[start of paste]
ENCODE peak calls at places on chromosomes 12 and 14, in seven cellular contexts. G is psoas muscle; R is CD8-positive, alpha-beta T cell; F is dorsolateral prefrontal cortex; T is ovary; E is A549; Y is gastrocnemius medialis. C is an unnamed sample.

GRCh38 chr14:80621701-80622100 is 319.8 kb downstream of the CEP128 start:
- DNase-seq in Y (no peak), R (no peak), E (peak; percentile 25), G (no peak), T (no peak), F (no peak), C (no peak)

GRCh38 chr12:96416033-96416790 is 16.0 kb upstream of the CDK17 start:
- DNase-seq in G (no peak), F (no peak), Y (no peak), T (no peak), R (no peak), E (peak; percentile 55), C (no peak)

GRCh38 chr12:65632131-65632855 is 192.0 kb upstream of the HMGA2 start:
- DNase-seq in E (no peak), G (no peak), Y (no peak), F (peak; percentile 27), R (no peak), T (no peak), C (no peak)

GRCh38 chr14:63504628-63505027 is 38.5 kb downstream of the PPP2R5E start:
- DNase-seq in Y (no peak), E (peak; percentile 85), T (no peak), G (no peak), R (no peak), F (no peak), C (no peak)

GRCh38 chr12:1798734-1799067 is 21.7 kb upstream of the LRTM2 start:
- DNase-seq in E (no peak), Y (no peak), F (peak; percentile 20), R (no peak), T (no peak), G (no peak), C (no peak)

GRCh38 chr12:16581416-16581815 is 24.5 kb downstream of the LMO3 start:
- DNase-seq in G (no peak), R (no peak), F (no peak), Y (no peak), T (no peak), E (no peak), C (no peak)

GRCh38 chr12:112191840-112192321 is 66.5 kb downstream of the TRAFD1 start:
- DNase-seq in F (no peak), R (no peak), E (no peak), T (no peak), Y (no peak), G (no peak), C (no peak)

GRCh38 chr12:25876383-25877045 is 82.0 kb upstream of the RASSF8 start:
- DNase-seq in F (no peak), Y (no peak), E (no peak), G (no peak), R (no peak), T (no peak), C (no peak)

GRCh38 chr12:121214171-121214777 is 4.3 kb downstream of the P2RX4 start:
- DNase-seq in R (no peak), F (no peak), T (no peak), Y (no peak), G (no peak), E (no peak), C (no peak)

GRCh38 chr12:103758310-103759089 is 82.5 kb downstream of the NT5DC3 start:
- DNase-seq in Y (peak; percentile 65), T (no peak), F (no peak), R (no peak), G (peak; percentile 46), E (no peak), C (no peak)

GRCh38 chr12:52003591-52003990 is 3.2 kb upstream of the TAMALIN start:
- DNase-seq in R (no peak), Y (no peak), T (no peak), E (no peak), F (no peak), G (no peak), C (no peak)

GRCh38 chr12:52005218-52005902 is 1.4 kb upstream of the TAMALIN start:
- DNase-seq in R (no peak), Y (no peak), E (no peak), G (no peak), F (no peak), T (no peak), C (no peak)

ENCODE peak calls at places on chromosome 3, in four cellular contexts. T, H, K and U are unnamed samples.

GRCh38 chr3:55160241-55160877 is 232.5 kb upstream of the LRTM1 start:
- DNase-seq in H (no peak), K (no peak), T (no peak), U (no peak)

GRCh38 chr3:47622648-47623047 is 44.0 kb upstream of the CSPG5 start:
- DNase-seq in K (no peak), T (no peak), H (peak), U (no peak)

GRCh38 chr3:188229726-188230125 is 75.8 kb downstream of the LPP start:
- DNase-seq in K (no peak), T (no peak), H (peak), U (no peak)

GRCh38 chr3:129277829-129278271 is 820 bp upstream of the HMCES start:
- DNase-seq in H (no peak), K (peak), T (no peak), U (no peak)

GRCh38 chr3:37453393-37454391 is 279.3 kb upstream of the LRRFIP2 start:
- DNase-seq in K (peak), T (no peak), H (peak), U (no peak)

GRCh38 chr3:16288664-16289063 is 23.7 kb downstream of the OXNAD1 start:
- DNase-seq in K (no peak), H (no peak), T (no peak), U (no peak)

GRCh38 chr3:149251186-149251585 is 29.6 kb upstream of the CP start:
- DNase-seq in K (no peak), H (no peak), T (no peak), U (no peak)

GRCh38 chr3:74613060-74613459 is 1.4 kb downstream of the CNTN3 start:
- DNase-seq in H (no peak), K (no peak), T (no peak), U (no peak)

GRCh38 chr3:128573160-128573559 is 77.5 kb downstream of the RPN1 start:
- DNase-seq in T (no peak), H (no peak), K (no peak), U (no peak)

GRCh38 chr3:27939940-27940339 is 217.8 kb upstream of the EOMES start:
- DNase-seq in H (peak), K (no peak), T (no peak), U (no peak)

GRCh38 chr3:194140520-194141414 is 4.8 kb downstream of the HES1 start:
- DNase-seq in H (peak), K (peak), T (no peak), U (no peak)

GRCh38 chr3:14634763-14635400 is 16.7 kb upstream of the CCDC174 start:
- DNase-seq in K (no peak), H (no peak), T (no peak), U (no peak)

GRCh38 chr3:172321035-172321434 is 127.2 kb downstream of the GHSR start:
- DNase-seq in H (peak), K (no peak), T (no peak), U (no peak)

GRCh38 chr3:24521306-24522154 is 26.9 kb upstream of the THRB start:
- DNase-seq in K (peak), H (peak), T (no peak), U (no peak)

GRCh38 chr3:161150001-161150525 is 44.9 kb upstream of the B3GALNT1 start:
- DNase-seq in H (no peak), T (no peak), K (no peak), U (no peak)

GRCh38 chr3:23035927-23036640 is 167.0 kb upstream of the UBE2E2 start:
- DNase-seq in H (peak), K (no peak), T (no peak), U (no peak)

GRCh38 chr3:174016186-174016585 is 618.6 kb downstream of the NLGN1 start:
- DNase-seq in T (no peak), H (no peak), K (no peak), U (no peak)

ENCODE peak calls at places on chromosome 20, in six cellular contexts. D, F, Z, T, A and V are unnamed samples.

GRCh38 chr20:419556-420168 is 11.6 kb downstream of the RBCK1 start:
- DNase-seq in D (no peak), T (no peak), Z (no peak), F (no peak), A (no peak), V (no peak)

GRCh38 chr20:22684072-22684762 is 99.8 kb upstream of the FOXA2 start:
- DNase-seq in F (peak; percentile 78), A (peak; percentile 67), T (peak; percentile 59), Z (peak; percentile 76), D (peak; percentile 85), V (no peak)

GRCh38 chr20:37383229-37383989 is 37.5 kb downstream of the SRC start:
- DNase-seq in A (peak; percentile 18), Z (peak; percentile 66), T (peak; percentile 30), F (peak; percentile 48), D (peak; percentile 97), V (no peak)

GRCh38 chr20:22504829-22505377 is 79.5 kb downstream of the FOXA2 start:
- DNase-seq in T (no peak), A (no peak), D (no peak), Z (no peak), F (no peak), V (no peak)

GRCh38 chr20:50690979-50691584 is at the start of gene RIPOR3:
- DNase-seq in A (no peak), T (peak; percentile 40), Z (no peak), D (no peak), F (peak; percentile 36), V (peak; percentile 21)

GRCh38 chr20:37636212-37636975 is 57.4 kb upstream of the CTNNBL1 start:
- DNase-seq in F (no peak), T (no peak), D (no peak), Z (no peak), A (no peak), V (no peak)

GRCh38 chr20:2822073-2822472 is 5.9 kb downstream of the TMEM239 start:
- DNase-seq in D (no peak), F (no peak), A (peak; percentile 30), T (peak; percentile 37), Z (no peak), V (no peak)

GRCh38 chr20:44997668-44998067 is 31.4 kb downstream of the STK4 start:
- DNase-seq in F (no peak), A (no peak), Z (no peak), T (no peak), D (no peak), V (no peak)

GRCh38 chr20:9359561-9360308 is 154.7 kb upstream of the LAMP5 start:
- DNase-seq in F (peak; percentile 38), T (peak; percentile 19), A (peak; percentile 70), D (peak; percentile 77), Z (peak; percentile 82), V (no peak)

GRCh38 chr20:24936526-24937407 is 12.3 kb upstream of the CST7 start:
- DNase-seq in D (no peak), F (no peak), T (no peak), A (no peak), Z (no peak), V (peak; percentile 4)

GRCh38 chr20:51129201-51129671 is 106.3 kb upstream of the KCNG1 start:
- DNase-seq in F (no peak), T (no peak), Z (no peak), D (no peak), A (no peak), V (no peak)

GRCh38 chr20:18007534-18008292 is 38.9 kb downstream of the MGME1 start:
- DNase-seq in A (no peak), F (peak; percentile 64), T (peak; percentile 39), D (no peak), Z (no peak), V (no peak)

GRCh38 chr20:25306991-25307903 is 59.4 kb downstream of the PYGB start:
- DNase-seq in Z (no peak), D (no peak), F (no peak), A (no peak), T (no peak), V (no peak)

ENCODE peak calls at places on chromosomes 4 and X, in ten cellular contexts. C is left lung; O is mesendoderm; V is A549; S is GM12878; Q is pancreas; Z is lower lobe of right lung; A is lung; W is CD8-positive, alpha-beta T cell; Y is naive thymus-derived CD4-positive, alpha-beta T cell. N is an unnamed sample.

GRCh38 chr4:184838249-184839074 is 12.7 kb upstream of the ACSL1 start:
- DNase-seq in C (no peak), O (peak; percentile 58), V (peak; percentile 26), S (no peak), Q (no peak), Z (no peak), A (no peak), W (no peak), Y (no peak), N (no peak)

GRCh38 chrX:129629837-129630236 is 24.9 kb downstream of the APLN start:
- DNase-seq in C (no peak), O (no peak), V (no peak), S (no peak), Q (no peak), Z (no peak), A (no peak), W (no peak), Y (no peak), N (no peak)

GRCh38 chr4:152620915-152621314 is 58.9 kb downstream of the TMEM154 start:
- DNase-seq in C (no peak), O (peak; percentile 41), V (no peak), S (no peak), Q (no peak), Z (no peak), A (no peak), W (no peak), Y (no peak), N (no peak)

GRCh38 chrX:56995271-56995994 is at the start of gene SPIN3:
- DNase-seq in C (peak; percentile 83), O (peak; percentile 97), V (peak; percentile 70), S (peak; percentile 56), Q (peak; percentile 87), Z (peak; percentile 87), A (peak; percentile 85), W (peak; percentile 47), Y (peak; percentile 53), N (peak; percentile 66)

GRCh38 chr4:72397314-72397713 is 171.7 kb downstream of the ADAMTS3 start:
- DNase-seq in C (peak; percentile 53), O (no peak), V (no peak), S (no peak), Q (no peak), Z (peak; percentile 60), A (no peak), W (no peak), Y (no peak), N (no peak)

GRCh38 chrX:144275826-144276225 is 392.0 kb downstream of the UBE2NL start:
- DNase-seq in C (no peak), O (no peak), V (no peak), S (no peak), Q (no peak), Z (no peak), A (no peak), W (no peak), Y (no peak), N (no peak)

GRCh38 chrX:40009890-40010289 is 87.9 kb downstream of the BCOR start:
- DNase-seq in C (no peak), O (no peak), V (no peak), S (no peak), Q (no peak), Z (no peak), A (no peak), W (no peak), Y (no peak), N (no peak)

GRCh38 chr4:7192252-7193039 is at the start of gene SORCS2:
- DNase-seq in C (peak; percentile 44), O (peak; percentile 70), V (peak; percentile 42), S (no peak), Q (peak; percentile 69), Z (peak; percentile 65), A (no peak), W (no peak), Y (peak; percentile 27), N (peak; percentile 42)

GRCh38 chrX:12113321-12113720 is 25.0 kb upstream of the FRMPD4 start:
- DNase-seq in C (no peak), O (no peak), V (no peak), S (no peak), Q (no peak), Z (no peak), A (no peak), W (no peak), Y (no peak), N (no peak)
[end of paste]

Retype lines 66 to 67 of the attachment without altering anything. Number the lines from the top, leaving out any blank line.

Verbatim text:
GRCh38 chr20:37383229-37383989 is 37.5 kb downstream of the SRC start:
- DNase-seq in A (peak; percentile 18), Z (peak; percentile 66), T (peak; percentile 30), F (peak; percentile 48), D (peak; percentile 97), V (no peak)